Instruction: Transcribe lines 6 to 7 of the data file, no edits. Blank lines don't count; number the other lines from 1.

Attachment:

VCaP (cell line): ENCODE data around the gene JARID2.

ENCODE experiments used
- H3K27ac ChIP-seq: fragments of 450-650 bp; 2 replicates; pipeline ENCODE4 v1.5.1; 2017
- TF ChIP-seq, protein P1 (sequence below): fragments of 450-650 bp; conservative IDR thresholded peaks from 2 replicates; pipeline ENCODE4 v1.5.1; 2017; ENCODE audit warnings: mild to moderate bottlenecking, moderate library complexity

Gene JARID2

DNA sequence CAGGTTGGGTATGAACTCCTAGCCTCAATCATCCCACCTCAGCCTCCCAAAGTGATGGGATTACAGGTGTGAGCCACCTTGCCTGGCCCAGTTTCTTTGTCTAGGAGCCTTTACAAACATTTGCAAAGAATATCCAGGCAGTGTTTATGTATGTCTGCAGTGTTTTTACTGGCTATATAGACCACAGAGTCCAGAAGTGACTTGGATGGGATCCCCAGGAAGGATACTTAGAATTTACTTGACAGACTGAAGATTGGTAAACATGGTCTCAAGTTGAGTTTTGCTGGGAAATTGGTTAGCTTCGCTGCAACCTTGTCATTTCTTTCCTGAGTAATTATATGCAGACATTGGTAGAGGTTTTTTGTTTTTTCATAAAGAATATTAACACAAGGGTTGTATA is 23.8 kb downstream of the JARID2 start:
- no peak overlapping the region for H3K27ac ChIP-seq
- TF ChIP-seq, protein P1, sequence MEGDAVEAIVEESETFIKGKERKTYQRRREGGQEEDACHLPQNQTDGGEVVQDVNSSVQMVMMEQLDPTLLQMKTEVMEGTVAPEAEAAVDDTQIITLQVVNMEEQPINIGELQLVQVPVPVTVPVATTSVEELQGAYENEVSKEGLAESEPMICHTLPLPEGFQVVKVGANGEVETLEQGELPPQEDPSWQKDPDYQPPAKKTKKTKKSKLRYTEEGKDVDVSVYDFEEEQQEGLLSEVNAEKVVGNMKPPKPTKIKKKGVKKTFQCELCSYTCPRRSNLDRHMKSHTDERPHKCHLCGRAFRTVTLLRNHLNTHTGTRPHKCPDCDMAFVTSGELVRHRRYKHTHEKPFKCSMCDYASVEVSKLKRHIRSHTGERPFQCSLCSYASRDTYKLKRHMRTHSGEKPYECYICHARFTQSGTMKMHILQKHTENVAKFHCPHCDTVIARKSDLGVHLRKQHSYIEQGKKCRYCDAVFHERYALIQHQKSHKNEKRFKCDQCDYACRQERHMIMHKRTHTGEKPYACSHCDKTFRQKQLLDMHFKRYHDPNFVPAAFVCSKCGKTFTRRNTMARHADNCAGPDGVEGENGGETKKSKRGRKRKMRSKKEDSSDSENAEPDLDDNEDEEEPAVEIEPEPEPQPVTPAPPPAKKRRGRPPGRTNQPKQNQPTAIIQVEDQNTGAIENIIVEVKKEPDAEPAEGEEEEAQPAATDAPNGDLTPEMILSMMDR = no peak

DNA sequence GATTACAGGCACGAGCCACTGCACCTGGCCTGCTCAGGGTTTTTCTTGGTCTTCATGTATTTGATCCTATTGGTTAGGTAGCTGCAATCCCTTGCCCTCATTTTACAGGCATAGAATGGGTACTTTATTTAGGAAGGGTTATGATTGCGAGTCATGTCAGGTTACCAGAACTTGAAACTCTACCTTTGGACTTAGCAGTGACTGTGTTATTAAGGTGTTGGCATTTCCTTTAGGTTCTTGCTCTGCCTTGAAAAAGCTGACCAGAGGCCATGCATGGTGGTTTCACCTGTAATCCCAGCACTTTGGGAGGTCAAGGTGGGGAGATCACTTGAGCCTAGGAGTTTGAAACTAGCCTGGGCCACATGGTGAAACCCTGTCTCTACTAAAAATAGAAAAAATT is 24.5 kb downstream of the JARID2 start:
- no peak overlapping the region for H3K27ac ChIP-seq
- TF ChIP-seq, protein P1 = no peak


DNA sequence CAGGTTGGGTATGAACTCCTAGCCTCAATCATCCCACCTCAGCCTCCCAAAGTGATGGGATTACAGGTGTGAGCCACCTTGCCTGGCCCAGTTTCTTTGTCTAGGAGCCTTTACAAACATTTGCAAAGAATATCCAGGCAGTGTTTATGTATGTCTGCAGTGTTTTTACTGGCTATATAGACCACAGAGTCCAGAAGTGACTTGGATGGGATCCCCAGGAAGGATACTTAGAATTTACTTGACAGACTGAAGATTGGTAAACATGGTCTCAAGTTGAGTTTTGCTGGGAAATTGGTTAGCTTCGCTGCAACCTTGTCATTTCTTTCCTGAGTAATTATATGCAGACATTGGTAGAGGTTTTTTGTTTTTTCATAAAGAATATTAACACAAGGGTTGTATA is 23.8 kb downstream of the JARID2 start:
- no peak overlapping the region for H3K27ac ChIP-seq